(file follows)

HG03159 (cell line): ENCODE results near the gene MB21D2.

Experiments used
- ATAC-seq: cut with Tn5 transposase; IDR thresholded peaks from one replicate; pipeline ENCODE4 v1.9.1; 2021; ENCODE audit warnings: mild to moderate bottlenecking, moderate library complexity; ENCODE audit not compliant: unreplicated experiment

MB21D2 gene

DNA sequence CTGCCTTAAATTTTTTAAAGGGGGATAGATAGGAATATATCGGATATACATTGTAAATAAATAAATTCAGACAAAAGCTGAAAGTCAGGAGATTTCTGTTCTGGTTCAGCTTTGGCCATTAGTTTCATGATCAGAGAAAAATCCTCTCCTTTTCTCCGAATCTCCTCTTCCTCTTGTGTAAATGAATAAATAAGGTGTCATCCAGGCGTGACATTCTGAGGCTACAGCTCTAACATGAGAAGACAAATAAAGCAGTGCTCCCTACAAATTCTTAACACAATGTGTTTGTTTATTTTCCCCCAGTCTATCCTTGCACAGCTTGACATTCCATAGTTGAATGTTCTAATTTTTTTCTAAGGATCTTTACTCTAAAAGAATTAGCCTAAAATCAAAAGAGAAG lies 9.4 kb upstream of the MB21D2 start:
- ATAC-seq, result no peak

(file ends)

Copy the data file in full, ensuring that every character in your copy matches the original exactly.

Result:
HG03159 (cell line): ENCODE results near the gene MB21D2.

Experiments used
- ATAC-seq: cut with Tn5 transposase; IDR thresholded peaks from one replicate; pipeline ENCODE4 v1.9.1; 2021; ENCODE audit warnings: mild to moderate bottlenecking, moderate library complexity; ENCODE audit not compliant: unreplicated experiment

MB21D2 gene

DNA sequence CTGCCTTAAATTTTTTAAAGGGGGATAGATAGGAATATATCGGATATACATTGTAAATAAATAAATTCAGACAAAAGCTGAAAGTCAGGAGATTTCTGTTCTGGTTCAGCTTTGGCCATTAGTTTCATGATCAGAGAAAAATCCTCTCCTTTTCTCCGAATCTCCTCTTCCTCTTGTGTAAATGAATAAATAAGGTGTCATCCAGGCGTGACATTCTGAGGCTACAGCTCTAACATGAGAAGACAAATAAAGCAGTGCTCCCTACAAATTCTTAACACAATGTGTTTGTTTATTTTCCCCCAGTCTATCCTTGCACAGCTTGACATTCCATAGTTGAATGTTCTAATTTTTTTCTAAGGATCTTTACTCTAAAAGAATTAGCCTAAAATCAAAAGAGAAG lies 9.4 kb upstream of the MB21D2 start:
- ATAC-seq, result no peak